The Invisible Hours

In a Jesuit institution, one appreciates the love of God and of country because the insignia in our school uniform boldly states "pro deo et patria" a latin phrase declaring "for god and country". I had always stared at that insignia and studied every detail of the design. The very minute I got hold of that high school uniform, I felt ecstatic because for every child, Ateneo was a dream school, it was where the rich men’s children gained their education.
Truly indeed, there were lots of them rich kids in their huge basketball shoes and rubber wristwatch protruding gravely from their little gangly arms. I could see that even in appearance they were different from each and every one of us. They always had skin so fair and tinges of foreign look.
My first day in school was not a good memory. I had bought this orange pants a month ago thinking these were such garments the hip American kids wore, those Bronx black kids used when they were break dancing. I was a huge follower of the strut and breakdancing movement that caught the whole world at that time.
While we were in the flag ceremony, some kids from behind snickered and I heard him mentioning the color of my pants. I should have been gone to the city jail instead of school he said. I heard that because they meant it to be heard so I felt so conscious and sweated for the rest of the ceremonies. I tore that pants later on so that I could use that at home, at least, my money did not went for naught.
In my college years, I stayed with Ateneo and planned to master politics or literature when some student assistant led me to my scholarly perdition.
" You are taking A.B. Political Science while others are struggling to enter nursing" the student assistant from the admission office quipped as if she was so bored with her job that she could not help but interfere in some poor lad’s career.
" What’s wrong with the course", I answered.
" You have a very high entrance score and you could take just about any other course", she suggested and I thought she was waiting for my acquiescence with bated breath. I could see the white of her eyes as she stared worrying for my life.
"I am planning to enter law school" I said, " It is just a preparatory course"
"You could take Accountancy then" she insisted and added " it has law subjects in it"
I examined the curriculum and indeed four entries there read "Business Law". As if just to do away with her pestering, I agreed and sign in with the batch of people who wanted to count other people’s money.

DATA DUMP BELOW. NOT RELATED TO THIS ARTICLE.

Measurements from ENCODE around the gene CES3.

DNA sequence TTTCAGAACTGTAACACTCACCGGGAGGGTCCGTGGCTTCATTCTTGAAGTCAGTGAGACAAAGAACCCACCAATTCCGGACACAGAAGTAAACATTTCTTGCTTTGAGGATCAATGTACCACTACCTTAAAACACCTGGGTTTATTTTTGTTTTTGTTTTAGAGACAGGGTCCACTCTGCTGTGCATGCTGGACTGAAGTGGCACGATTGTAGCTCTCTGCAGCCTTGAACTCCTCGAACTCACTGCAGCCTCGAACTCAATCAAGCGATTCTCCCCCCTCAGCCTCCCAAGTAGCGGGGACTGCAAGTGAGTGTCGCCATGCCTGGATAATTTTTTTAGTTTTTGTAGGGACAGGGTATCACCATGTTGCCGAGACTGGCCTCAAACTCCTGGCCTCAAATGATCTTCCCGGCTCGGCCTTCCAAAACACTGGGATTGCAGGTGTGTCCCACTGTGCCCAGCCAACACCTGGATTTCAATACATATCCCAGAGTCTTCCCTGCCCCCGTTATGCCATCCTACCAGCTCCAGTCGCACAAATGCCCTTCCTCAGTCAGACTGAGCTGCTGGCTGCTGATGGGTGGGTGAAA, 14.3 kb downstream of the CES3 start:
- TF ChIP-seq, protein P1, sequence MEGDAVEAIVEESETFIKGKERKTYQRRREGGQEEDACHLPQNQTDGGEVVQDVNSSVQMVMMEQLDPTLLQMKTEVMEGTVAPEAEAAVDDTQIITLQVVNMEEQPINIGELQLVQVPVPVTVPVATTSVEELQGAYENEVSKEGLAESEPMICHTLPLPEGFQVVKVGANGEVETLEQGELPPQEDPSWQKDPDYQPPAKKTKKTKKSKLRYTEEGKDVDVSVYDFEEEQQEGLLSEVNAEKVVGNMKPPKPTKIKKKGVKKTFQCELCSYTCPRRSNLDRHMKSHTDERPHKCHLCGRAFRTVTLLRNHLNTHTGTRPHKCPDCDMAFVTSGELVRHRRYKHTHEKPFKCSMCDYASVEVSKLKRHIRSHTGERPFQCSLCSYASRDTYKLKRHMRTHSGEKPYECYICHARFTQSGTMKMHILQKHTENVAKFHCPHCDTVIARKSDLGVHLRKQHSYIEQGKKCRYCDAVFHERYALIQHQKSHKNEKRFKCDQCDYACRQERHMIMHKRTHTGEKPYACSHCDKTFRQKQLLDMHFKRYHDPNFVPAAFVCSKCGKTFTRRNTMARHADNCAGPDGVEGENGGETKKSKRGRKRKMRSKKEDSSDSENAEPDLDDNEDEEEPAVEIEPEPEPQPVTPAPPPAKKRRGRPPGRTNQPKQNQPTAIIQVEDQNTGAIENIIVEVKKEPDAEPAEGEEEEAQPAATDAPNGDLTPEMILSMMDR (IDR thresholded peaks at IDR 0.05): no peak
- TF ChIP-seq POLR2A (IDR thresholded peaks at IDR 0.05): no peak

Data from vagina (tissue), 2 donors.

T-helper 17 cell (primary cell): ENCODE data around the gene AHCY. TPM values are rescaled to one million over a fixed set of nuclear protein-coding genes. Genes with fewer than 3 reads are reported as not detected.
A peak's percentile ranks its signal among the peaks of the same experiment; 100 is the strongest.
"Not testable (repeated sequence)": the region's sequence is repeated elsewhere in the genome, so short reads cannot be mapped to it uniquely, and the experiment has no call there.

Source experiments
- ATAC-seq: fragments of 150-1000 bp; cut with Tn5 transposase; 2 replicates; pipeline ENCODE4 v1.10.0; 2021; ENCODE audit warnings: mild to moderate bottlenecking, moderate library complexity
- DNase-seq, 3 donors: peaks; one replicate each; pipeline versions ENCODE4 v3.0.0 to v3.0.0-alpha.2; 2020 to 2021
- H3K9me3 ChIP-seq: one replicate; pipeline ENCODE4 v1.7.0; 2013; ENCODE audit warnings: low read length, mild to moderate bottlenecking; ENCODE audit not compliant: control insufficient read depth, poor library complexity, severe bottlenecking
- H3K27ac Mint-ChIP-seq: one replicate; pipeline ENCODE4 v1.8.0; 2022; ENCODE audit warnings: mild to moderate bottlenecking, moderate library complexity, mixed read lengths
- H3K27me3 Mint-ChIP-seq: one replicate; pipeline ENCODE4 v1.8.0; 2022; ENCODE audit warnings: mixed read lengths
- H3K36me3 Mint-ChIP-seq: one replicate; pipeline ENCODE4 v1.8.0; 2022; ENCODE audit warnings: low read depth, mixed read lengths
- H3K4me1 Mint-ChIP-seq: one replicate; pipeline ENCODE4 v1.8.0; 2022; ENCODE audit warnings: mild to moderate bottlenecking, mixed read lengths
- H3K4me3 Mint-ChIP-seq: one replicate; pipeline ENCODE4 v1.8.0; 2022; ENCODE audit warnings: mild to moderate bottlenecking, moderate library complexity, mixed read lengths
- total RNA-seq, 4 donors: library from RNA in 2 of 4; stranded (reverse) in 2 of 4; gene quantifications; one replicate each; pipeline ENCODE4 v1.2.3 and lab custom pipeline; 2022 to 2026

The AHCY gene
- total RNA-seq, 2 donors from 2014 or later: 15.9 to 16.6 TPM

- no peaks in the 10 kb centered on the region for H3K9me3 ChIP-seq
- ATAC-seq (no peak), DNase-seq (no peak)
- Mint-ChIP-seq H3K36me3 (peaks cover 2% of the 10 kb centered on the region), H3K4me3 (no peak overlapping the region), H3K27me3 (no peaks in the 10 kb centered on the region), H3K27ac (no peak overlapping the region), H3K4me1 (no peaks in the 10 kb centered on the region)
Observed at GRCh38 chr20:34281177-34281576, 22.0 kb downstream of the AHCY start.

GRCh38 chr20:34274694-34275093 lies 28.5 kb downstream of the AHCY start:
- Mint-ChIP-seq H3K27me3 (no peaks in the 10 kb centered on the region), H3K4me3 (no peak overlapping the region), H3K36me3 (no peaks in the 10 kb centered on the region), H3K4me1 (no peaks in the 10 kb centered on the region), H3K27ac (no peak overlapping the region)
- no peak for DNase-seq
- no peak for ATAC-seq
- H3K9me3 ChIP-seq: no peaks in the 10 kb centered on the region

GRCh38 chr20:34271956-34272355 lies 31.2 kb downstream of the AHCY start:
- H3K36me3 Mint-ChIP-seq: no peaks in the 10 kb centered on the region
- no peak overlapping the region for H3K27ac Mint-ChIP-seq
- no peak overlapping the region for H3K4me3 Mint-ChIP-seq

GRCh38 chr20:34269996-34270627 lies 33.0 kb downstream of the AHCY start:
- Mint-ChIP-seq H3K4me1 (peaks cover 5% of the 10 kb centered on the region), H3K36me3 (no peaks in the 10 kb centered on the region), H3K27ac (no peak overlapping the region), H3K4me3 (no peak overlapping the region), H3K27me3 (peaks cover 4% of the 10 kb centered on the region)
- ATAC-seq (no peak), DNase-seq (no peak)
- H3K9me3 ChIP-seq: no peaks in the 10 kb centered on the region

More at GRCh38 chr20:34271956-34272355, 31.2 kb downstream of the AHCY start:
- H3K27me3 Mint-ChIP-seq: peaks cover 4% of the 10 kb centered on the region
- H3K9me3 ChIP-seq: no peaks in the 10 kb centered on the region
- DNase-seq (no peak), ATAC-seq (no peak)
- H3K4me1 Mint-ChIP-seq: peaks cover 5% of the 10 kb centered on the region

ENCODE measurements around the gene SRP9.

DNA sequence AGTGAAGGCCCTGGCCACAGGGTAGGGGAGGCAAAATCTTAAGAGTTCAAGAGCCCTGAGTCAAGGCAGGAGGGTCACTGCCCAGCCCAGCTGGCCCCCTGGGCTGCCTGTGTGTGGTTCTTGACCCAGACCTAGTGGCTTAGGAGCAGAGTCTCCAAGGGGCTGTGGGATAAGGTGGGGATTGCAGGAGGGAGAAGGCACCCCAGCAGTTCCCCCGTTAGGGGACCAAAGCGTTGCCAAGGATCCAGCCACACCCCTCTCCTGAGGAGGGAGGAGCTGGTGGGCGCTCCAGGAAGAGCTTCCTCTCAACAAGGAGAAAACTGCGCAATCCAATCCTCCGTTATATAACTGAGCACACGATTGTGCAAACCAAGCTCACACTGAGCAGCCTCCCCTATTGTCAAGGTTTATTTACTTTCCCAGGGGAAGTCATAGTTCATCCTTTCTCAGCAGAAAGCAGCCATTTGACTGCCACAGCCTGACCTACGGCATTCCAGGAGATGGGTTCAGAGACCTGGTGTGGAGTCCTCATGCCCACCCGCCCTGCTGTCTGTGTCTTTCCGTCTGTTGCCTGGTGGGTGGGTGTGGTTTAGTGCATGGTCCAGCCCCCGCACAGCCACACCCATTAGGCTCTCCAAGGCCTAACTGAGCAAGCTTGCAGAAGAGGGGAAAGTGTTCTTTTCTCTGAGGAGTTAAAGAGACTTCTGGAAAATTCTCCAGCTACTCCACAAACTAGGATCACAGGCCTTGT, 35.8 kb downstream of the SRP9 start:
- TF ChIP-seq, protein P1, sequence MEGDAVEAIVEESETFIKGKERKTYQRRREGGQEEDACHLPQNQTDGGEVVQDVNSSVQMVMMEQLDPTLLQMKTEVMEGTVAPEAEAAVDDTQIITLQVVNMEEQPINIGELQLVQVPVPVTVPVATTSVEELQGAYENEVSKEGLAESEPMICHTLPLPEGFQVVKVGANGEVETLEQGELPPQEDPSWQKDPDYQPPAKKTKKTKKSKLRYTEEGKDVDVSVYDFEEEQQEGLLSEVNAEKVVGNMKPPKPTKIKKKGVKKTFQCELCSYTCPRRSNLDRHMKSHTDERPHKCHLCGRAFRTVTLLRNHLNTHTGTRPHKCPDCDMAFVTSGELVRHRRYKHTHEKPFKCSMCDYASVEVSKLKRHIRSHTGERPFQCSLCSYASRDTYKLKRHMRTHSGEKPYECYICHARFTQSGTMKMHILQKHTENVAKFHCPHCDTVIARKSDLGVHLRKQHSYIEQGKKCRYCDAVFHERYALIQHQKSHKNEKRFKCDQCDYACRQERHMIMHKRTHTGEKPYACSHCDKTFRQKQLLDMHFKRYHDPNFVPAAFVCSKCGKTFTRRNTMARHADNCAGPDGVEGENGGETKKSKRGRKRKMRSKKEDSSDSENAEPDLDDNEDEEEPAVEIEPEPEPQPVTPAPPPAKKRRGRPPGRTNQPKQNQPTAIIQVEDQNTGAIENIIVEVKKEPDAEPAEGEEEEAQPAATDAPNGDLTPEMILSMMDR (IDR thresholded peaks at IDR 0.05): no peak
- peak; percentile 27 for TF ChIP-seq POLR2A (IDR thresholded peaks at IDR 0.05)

At home, I reconciled my earlier decision with the uncertainties of the future. I assured myself that it was for the better because if things would not work out right, I could always slide into counting money in banks or some institution. I could even go on business myself and be proficient with money. But it turned out; accountancy was not just about counting money. It was full of worksheets after worksheets that test the patience of the students, while it was supposedly to be merely a stepping-stone for me towards another course. I lacked the patience and discipline that I performed miserably at school. I did not decided to change course anymore because I felt my intellect were enough to wrestle the course even with the minimal attention to it. Whoever says that an accounting class was not a bore must have been a fanatic of numbers. We always had to determine the money of some Mr. X or Mr. Y and see if the profits he raked in were properly reported or not. Then Mr. Z somehow had this factory and we must advice him at what price to sell his goods. Then there were the banks that we had to reconcile. It was a merciless subject that I never really cared if banks reconcile or just kept on kicking at each other’s butt.
I spent a lot of time in the library instead. While my classmates was carefully putting entries into their ultra-neat worksheets, I dived into the world of Russian literature- of Feodor Dostoyevsky and of Tolstoy- into world history and philosophies, and into those American textbooks who were not wanting in graphics and designs, full of school yards and prairies and colonial houses made of Oak.
I joined the school paper to further stifle the general boredom of classrooms. I must have questioned enough inquiries as a reporter that in my senior years I took the rein as the Editor in Chief. I learned to make more poetry because the ones submitted were simply crap. Well, not all of them at the least. I would hide in some other name to fill a section full of serious literature. Each issue was always a labor of love that I would stay alone in the pressroom up to the late evening to get some editing done. I kept the greater load of the works, burning hours after hours doing the dirty stuffs, integrating issues with more than two of my pseudonyms. I kept every member of the publication at bay. I was not a good administrator despite my writing skills that a friend declared that the publication was a one-man magazine. I sort of took offense at that, but it somehow gave me a feeling of invincibility.
From my unfinished and ongoing autobiography "A Prophet's Life".
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